How do you get rid of medication that is no longer needed or wanted? To keep it out of the wrong hands, do you flush it, throw it away, or wash it down the drain? Unfortunately, depending on the chemical makeup of a medicine, improper disposal can lead to contamination of water systems. Marine ecosystems, human health, and other things are all at risk as a result of this pollution. Here’s a quick review of the dangers of improper medication disposal, as well as some tips on how to do it right.
These disposal techniques had previously been recommended to avoid unintended use by minors or to aid in the prevention of opioid-seeking individuals using them. Water treatment plants and septic systems, on the other hand, were not designed with the goal of eliminating pharmaceutical chemicals from the water. Pharmaceutical-related substances have been found in streams across the US, as well as in our drinking water.
Pharmaceuticals can be discovered in 40% of the country’s drinking water, which is filtered through deep underground aquifers. These compounds have been connected to steroids, antibiotics, antidepressants, painkillers, and other drugs. Because landfill chemicals seep into surface water, throwing pharmaceuticals in the trash can be hazardous. What kind of environmental harm could these pollutants cause? According to studies, prescription pharmaceutical leftovers have caused alterations in behavior, reproduction, and growth in several species, including frogs and fish. Swallowing polluted fish causes harm to both humans and animals.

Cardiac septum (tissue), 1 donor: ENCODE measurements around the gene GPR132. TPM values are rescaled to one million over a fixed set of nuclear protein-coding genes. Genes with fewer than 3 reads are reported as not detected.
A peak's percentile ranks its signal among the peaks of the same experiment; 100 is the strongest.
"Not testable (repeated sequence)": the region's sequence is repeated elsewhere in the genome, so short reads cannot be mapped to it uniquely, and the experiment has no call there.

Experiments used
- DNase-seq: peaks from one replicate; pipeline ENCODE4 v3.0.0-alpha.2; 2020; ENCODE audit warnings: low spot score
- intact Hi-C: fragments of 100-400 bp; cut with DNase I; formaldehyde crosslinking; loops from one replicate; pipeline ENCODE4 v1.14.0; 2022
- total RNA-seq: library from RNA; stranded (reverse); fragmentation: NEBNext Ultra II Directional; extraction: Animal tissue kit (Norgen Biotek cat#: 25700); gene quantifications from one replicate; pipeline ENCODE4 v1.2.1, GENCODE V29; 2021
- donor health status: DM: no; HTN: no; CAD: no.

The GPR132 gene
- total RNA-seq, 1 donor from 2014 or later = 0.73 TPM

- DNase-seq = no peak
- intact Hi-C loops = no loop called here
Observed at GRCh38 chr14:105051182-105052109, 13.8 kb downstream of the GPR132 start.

Furthermore, these compounds, as well as the components generated by their breakdown, wind up in lakes and rivers after being handled in wastewater treatment plants. After being introduced into these biomes, they begin to modify the nutrient content and microbes. The repercussions of a microbiological level of contamination in an environment can be far-reaching. Following that, the same water is used to irrigate the animal farms and agricultural lands on which we rely.
Individuals can contribute to avert greater damage whereas major contributors to the problem, such as livestock farms, hospitals, and nursing homes, can’t. First and foremost, read the entire package of information that comes with the medicine. On a brochure or booklet, the EPA waste code should be listed, as well as whether the medication is flammable, corrosive, poisonous, or reactive. The flush list from the FDA is also available online. All of this information can be used to determine if a medicine is safe to flush or toss away.
If you’re not sure if a drug falls into one of these categories, bring it to a drug take-back facility or your local controlled substance public disposal location. It’s also a good idea to use greater caution while making purchases. Medication should not be kept on hand because it may expire and go to waste.
For further information on proper medicine disposal, please see the link below.